More Drama in Dallas: The Top 5 NBA Teams of 2010-11

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The off-season leading up to the 2010-11 NBA season was one of the most eventful in league history. Notable free agents included LeBron James, Chris Bosh, Dwyane Wade, Amar’e Stoudemire, Ray Allen, Joe Johnson and Paul Pierce. But only one team would make a splash worth remembering (Knicks fans are still trying to convince themselves that landing Stoudemire was a big deal, but no one else cares). The re-signing of Dwyane Wade, along with luring Chris Bosh and LeBron James to South Beach, led to the creation of a new Big Three and established Miami Heat President Pat Riley as the most diabolical genius since Dr. Claw.

Then something interesting happened – the rest of the league kept right on playing. No one laid at the feet of this new super-team, and it led to a season that was genuinely exhilarating. And here are the best of the best.

5 Los Angeles Lakers

Coming off two straight championships, the Lakers had it all going into 2010-11. After Phil Jackson considered retiring, he eventually signed a one-year deal to make a run at the third three-peat in franchise history. The Lake-show would once again win the Pacific, Lamar Odom would win the Sixth Man of the Year award and L.A. looked poised to make another championship run. That is, until the wheels came completely off against the Mavs. The Lakers lost their way in the semis, and for some reason took it all out on little J.J. Barea. In any case, their tumultuous postseason ended with an embarrassing sweep that was appropriately defined by a shirtless douchebag walking off court after trying to kill a dude who could fit in his pocket.

4 Boston Celtics

2010-11 marked yet another season of Boston Celtic accomplishments. At the end of the regular season, the Celts were atop the Atlantic Division for the fourth year in a row. Sure, the second place team was a horrendous Knicks squad, but a win is a win. Their core of Rajon Rondo, Ray Allen, Paul Pierce and the always-unstable Kevin Garnett were all All-Stars on an East squad coached by their skipper Doc Rivers. Paul Pierce became the third Celtic to 20,000 points and the first to 75,000 flops. Unfortunately, none of this added up to another trip to the finals, as the C’s wound up just another victim of the scorching Heat.

3 Chicago Bulls

After just a .500 record the year before, the Bulls made a massive turnaround and it was truly a thing of beauty. Finishing the year at a league best 62-20, Chicago ran away with the Central Division title thanks in part to the Cavs going from first to worst after some pretty decent player apparently left them high and dry. Derrick Rose went from impressive young player to league MVP, and first year coach Tom Thibodeau took home coach of the year honors (though he did have to sacrifice his lovely singing voice in order to do so). Unfortunately for the Bulls, they ran into the buzz saw that was the postseason Heat, losing 4-1 in the Conference Finals and marking the first time since 1975 that the Bulls didn’t follow a division title with an NBA title.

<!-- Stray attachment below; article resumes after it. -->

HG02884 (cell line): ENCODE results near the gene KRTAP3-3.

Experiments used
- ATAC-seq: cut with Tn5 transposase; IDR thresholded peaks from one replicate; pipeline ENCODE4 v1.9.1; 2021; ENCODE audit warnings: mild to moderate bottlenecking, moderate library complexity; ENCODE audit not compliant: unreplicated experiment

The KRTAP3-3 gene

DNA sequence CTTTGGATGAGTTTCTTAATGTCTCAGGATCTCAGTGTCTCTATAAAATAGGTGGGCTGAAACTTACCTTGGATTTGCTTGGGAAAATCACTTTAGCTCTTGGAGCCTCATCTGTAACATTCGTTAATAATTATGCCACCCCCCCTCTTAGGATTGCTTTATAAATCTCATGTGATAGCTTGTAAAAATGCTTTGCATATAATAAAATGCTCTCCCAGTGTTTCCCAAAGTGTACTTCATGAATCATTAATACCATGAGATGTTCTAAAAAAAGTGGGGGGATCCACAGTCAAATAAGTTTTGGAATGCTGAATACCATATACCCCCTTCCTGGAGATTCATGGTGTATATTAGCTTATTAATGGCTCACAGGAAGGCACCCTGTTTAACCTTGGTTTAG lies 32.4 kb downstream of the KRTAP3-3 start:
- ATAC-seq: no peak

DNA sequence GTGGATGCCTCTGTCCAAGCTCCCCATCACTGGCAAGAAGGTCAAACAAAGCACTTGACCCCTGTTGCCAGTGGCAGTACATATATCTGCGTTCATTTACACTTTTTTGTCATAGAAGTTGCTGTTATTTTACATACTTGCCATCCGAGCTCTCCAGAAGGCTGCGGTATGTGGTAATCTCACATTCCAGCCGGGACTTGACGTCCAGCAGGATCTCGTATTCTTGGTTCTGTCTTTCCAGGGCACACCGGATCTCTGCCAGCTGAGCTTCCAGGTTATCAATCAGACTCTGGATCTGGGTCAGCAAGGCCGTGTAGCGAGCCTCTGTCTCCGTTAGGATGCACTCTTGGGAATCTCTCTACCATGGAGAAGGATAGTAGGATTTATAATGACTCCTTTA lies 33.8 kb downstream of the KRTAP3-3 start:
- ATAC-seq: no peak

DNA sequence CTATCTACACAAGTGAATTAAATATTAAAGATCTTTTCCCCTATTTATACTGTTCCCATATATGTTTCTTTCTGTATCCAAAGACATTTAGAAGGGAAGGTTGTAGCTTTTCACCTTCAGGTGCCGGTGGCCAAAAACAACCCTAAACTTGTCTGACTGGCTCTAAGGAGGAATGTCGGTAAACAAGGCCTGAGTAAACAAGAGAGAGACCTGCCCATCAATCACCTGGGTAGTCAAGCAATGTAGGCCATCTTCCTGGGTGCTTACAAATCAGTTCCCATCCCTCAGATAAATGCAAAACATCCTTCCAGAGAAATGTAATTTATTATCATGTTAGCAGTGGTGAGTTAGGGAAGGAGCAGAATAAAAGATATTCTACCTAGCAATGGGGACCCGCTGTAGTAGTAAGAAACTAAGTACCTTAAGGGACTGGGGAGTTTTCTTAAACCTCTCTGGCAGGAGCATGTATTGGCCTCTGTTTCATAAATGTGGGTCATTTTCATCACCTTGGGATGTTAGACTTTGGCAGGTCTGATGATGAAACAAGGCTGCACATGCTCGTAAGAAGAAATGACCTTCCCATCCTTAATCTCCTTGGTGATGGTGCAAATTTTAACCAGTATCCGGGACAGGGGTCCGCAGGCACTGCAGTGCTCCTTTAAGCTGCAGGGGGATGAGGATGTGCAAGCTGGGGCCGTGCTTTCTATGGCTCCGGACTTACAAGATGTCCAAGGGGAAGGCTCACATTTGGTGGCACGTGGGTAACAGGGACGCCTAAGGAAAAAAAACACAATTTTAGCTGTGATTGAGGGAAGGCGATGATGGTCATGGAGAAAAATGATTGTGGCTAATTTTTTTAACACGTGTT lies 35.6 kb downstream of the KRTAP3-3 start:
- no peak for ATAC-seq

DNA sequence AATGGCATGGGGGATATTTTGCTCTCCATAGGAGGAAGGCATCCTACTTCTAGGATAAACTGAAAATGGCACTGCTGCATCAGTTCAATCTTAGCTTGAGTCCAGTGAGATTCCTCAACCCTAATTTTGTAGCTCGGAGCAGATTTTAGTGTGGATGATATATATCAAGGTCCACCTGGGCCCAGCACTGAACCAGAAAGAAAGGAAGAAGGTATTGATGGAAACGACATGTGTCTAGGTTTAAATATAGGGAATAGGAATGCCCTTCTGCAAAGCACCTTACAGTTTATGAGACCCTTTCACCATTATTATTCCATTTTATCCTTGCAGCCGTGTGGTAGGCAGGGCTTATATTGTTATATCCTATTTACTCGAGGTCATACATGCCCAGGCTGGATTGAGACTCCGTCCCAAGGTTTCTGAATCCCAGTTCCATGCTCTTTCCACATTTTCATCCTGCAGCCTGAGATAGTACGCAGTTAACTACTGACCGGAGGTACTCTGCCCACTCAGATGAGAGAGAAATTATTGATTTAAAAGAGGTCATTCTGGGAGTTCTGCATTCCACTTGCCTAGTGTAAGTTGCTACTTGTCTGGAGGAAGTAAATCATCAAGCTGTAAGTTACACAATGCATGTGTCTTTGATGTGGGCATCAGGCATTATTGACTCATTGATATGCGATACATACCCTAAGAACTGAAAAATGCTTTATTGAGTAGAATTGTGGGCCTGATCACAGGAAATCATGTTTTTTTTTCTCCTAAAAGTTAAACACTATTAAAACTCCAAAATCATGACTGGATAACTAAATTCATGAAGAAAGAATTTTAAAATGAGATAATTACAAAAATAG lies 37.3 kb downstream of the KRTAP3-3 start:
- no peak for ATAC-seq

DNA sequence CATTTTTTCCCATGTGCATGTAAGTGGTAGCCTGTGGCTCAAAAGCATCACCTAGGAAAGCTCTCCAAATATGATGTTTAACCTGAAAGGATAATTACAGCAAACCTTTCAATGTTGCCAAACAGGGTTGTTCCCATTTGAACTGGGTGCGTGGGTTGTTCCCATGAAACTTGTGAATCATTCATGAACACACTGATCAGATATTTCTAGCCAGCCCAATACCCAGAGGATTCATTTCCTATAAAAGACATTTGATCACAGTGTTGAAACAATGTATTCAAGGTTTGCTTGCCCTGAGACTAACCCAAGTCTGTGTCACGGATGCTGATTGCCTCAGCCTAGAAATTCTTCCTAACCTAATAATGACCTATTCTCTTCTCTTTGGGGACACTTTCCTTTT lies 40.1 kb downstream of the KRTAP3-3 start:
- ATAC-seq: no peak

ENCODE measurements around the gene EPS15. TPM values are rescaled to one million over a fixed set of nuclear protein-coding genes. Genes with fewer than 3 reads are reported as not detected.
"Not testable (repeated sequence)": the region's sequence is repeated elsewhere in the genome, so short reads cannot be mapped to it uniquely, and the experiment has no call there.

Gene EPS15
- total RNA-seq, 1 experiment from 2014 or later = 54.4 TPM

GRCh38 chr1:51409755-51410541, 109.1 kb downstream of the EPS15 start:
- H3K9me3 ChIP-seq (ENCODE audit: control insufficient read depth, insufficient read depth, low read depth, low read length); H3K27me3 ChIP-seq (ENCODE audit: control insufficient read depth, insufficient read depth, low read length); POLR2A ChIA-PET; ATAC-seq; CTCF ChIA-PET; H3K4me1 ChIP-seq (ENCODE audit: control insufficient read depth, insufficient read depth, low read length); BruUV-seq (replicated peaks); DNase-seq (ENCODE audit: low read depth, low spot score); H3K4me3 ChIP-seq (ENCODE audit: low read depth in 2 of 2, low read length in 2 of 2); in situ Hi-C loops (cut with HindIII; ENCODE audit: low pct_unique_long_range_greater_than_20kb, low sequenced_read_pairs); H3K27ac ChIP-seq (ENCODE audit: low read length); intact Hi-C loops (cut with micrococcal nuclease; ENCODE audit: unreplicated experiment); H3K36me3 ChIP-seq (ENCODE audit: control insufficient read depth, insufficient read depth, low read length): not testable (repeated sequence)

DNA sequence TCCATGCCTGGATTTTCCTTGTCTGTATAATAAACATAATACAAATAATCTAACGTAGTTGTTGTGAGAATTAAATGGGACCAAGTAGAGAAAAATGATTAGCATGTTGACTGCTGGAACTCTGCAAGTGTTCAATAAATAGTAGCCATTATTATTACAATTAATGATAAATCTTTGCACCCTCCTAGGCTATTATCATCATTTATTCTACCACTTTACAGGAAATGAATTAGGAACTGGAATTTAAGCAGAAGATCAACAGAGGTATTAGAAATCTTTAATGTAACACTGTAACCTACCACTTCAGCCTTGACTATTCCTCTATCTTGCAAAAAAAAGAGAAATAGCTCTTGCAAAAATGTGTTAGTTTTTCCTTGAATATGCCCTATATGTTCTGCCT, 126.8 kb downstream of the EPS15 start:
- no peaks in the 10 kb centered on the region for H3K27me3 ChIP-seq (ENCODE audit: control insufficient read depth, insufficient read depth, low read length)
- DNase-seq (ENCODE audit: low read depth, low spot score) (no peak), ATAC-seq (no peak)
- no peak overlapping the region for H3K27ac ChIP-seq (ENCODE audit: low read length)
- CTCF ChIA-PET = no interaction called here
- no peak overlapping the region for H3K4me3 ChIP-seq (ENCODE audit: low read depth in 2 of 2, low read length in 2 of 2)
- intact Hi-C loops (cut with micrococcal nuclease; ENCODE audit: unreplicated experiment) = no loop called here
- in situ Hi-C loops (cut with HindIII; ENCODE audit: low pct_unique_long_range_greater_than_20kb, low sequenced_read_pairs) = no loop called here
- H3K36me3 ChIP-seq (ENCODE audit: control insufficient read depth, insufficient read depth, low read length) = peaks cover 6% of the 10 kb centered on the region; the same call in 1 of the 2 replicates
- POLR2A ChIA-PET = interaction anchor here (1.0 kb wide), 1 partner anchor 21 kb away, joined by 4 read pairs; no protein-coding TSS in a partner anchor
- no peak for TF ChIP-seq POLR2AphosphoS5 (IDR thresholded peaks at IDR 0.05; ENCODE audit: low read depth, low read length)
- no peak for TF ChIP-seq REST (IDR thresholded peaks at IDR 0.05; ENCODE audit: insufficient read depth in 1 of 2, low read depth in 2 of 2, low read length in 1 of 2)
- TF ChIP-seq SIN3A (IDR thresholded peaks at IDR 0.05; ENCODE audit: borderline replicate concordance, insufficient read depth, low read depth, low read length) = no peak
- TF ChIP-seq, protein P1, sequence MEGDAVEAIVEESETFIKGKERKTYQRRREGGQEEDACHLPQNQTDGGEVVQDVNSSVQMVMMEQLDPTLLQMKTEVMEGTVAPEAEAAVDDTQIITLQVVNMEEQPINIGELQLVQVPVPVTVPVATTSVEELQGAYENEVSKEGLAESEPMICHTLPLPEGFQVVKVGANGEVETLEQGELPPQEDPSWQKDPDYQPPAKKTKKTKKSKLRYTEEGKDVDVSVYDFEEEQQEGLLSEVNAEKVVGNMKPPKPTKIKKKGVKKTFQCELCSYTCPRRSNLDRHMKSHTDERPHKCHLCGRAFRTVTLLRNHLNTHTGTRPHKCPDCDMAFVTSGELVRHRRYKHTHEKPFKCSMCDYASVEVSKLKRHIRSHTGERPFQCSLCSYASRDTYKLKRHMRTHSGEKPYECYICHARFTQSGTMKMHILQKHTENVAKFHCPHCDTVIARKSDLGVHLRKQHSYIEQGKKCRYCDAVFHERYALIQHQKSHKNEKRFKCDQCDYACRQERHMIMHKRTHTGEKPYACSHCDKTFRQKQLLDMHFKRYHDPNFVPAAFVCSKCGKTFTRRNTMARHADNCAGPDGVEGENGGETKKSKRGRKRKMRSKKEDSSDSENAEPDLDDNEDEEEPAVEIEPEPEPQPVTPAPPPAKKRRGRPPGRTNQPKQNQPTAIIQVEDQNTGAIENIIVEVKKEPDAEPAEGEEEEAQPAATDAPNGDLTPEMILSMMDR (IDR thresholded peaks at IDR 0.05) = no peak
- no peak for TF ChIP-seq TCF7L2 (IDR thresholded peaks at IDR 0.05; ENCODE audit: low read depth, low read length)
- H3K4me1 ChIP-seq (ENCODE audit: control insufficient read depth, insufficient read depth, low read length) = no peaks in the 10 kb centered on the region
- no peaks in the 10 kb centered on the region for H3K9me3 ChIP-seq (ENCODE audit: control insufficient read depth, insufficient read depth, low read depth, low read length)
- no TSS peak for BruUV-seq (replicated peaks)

2 Miami Heat

The “Big Three.” “Taking my talents to South Beach.” “Not one, not two, not three, not four…” In their first year together, the new core of the Miami Heat was defined by a series of sound bytes as annoying and omnipresent as those kids from Glee. But there was no denying the insane amount of talent on this team. Case in point, they won their division at 58-24 and critics were saying it wasn’t “good enough.” They took some time to get their chemistry down, but when the postseason started the Heat found their stride and shredded the competition, winning each of their first three series 4-1. But LeBron floundered in the Finals, and in the end the Heat was only second best, which was more than enough for all of their dissenters to smile and declare them a total bust.

1 Dallas Mavericks

No one thought much of the Mavericks going into the season. They hadn’t made it past the conference semis in four years and their core wasn’t getting any younger. In fact, in the offseason Jason Kidd had his name legally changed to Jason Has-Grandkidds. But that didn’t change the fact that Dirk and the Mavs could make buckets like Mark Cuban can make inappropriate statements – in bunches. Key additions like Tyson Chandler, Caron Butler and JJ Barea made them far more formidable on defense than in years past, and after a second place finish in the Southwest the Mavs turned on the afterburners in the playoffs. They ran through the Blazers, Lakers, and Thunder with only three losses, and found themselves an unlikely opponent for Miami in the Finals, where people were giving them about as much a chance as critics gave NBC’s Animal Practice. But in a truly riveting Finals that included the biggest 4th quarter comeback ever, the Mavs came out on top 4-2, pulling off one of the greatest upsets in NBA history.

Well, that’s all there is to it. The five best teams of the 2010-11 season, wrapped up in a neat little package.

Did we miss anyone? Seems unlikely. What with the level of expertise it takes to Google these teams and arbitrarily decide who was the best. But if you really think so, maybe you should take a shot at making a list of your own, Mr. Perfect!

TK Kelly is a comic and writer who has performed at clubs across the country like the Comedy Store, the Improv, Gotham, and Standup NY. He has also written for Tosh.0, Comedy Central Studios, Funny or Die, Recycled Babies Sketch Comedy, and Second City. His standup comedy has been described as “a thing that happens sometimes,” and according to one of his grandmothers, he is a generally delightful young man. If he were forced at gunpoint to describe himself in one word, that would be a really weird hostage situation.

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